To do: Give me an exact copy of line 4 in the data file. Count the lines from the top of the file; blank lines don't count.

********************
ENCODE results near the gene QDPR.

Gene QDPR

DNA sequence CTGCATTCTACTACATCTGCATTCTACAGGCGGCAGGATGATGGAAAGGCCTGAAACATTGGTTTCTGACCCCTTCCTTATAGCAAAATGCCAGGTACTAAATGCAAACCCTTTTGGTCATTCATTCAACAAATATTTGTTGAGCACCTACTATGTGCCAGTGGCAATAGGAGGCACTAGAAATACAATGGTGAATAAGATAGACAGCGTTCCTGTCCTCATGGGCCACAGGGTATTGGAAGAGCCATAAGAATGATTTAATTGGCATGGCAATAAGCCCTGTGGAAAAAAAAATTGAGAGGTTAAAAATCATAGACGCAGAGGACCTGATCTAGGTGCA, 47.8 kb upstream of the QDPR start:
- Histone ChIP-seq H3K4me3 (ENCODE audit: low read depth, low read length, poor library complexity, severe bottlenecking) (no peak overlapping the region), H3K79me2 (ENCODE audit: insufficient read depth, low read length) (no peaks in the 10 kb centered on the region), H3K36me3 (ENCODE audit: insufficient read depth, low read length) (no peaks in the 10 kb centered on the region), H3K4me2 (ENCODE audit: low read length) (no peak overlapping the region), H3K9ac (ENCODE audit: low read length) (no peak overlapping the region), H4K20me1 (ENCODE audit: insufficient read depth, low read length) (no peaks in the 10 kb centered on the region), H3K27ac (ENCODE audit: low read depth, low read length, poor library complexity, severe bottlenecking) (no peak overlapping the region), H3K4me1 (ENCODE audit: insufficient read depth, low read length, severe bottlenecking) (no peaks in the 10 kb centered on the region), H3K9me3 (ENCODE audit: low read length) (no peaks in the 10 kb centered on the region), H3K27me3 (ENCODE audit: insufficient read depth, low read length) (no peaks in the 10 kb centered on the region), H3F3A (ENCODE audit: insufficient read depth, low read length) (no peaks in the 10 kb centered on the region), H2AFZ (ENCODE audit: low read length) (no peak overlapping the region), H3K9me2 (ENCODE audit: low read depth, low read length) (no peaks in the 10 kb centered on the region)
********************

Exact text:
- Histone ChIP-seq H3K4me3 (ENCODE audit: low read depth, low read length, poor library complexity, severe bottlenecking) (no peak overlapping the region), H3K79me2 (ENCODE audit: insufficient read depth, low read length) (no peaks in the 10 kb centered on the region), H3K36me3 (ENCODE audit: insufficient read depth, low read length) (no peaks in the 10 kb centered on the region), H3K4me2 (ENCODE audit: low read length) (no peak overlapping the region), H3K9ac (ENCODE audit: low read length) (no peak overlapping the region), H4K20me1 (ENCODE audit: insufficient read depth, low read length) (no peaks in the 10 kb centered on the region), H3K27ac (ENCODE audit: low read depth, low read length, poor library complexity, severe bottlenecking) (no peak overlapping the region), H3K4me1 (ENCODE audit: insufficient read depth, low read length, severe bottlenecking) (no peaks in the 10 kb centered on the region), H3K9me3 (ENCODE audit: low read length) (no peaks in the 10 kb centered on the region), H3K27me3 (ENCODE audit: insufficient read depth, low read length) (no peaks in the 10 kb centered on the region), H3F3A (ENCODE audit: insufficient read depth, low read length) (no peaks in the 10 kb centered on the region), H2AFZ (ENCODE audit: low read length) (no peak overlapping the region), H3K9me2 (ENCODE audit: low read depth, low read length) (no peaks in the 10 kb centered on the region)